Remembering – Track Motor Cars
Do you remember those railroad motor cars we used to see in
the fifties and sixties on virtually every railroad line in the United
States & Canada? Those little yellow or orange “boxes” with
the characteristic putt-putt sound of a two-stroke engine, sometimes towing a
trailer or two loaded with ties and spikes.
Truman Koehn remembers and sent us this photo.
Truman writes: This
photo was taken around 1946 in Eagle Grove, IA
with my Dad, Ernest Koehn, on his one man Fairmont
motor car. Dad was a Traveling Mechanic
working north from Eagle Grove More
about him later. This was the Northern
Iowa Division of the C&NW Ry. There
was a substantial number of motor cars parked in these little sheds about a
block north of the C&NW depot on West Broadway at this point in time. I recall there was a coal chute nearby and
the huge railroad ice house in this same area.
The roundhouse was further north, a block or so.
During the fall, when I was older,
my Dad would borrow a gang motor car and on week ends during pheasant season
and half a dozen of us would climb on the gang Fairmont motor car, also know as
a speeder and head north on either the Burt or the Elmore line toward Fox Lake,
MN and hunt until we reached the Minnesota-Iowa state line. This was a common practice in those
days. Five or six guys could get their
limits rather nicely with this method, plus have a pleasant fall ride through
the Iowa countryside. We'd hunt up and back, spending the day
hunting pheasants along the railroad right of way and at times, the adjoining
corn fields. There was no problem with rail traffic as no trains operated on
week ends on one or both of these north lines as much of the traffic then was
seasonal. The railway permitted this; my
Dad would always get a clearance from the operator on duty in Eagle Grove, and
of course, everyone knew who needed to know, being informed that we were out on
the line hunting in a Motor Car. We'd
travel well over 100 miles in that Motor Car----hunting up and back, easily in
a day. Actually, it’s the "only" way to hunt pheasants, but sadly,
those days are over as the railroads no longer permit this type of activity
--nor do the hunting laws. But these were enjoyable days while this era
lasted---due primarily to so few hunters and so many native pheasants.
I recall many years when my uncle
Jack from Danville, IL
would come to Eagle Grove for these annual pheasant hunts. He always brought the VP of Sears Roebuck in Chicago
with him. Their limousine stuck out of
our garage by nearly 10 feet. One time
we came back to Eagle Grove after a days hunt with our shotguns still loaded. Jack always bought along at least one wooden
case of shotgun shells so we had orders to shot freely.
As my Dad was putting away the
motor car, Uncle Jack spotted at least 50 pigeons circling the railroad coal
chute. Not wanting to either save the
shells or unload our guns, we all took aim at the pigeons right in the middle
of Eagle Grove, and for several minutes it rained pigeons. The noise was deafening. Police Chief Baker never showed up. I think he was hiding under his desk in the
A little history on these motor cars….. The earliest 4 wheel track cars were either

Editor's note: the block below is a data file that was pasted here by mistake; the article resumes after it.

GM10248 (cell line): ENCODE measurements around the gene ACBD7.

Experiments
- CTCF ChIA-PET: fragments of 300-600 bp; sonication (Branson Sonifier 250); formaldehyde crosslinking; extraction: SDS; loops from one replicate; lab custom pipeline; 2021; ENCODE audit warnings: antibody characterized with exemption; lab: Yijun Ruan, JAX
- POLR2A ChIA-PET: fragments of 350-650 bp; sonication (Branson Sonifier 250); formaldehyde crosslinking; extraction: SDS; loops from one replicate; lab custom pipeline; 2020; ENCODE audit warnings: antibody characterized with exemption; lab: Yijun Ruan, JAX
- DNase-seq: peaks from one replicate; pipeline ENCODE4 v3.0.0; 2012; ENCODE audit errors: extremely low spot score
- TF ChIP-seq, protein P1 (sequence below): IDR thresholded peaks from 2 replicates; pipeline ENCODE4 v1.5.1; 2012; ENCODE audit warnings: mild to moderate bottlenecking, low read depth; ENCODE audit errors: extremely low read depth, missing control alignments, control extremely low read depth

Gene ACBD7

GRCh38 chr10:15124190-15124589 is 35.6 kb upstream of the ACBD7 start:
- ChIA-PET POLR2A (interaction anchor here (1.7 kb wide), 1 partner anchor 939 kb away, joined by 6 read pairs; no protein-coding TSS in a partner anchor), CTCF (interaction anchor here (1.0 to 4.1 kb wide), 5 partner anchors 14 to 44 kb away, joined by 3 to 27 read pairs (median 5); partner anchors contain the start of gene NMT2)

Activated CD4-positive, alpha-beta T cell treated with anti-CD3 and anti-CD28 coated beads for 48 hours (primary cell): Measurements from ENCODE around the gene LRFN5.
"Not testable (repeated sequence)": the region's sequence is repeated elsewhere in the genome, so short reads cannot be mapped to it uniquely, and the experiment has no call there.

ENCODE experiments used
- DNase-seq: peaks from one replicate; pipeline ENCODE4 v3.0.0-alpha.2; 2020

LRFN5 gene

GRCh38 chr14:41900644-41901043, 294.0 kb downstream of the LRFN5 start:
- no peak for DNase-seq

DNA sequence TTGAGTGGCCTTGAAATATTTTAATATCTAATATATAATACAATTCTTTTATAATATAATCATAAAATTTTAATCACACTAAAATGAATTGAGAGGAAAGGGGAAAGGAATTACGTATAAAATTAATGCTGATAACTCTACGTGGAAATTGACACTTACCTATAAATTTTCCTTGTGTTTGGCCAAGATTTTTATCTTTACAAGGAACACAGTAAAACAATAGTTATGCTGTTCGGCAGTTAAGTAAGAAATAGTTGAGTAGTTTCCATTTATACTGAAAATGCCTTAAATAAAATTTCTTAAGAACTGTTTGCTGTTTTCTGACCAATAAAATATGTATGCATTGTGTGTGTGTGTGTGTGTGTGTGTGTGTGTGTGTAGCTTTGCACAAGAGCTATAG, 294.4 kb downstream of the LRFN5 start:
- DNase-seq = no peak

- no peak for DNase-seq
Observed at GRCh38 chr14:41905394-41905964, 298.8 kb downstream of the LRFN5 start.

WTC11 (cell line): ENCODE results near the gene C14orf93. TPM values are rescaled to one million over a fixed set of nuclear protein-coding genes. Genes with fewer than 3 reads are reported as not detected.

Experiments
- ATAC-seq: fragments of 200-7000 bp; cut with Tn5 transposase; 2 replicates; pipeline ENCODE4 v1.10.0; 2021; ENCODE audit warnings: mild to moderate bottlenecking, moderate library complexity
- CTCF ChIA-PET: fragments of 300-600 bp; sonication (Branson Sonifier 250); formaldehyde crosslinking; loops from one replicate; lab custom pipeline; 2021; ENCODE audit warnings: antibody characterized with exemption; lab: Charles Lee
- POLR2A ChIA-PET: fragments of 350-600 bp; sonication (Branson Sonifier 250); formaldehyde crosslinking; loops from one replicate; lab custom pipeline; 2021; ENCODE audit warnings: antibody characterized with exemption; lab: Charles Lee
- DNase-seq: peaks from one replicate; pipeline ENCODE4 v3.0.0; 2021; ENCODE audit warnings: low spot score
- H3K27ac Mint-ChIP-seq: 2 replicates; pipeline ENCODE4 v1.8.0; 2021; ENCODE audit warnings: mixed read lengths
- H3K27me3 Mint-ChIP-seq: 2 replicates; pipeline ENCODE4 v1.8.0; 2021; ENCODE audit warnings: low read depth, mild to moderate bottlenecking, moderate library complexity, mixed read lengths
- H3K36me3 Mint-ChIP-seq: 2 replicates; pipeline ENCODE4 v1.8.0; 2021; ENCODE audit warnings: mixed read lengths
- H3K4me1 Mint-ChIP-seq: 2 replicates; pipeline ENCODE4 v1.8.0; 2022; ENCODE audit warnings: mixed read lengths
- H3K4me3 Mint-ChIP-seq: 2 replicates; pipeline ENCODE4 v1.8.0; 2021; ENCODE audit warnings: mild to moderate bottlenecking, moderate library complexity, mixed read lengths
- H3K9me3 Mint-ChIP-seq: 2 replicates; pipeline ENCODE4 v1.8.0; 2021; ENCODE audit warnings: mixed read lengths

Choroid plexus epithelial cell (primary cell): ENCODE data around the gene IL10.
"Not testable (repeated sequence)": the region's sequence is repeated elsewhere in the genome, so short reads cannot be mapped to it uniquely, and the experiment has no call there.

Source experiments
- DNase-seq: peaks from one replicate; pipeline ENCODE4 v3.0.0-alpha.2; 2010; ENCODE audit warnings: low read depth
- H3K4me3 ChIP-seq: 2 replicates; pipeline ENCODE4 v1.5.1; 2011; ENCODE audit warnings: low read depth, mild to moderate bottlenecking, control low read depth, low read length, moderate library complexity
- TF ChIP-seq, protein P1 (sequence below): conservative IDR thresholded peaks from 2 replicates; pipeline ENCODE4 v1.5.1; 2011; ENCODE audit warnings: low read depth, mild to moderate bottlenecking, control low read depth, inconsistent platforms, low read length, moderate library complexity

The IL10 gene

powered by hand cranking, a pumping action or pedaling, the motion being
transmitted to the wheels by chains and gears.
The first cars that used the internal combustion engine for power did so
via a direct drive, where the engine was permanently connected to the drive
axle. This meant that they had to be pushed to start the engine and could not
idle when stationary. Still, that was a
distinct improvement over cranking and pumping all day. The direct drive was eventually replaced by
the most common method of power transmission, the drive belt. According to Fairmont
literature, a properly installed and used drive belt should last 40,000
miles. The rugged one-cylinder
two-stroke Fairmont engines used
from 1911 onwards were reversible, in that you could set the position of spark
ignition and then crank the engine in the required direction of travel. The name "putt-putt" for a motorcar
derives from the characteristic sound of these unmuffled two-stroke engines.
A number of manufacturers supplied
rail cars to American Railroads. The
first was the Sheffield Motor Company, incorporated in 1878 by George
Sheffield, who saw the potential in selling velocipedes with flanged wheels to
the railroad companies. He did his
experimenting on the Michigan Central Railroad in the West Michigan
area at night and without authorization from the railroad. The Kalamazoo Velocipede and Motor Car
Company went into production in the early 1880's and lasted until 1968, when it
was bought by Tamper, Inc. of Columbia, South
Carolina and the factory closed down. The Fairmont Gas Engine and Railway Motor Car
Co. began in 1911 and by 1949 was offering 19 models of motorcars to customers,
most being available in 11 different gauges from 23" to 66". Demand was very strong for half a century,
but by the 1970's, sales were plummeting, due to the rapidly shrinking railroad
network and a widespread switch to Hy-rail vehicles. The last of a total of nearly 73,000 Fairmont
motor cars was manufactured in 1991.
Other companies of historical note included Adams, Buda, Casey Jones,
Fairbanks-Morse, North Western and the sole Canadian company, Woodings.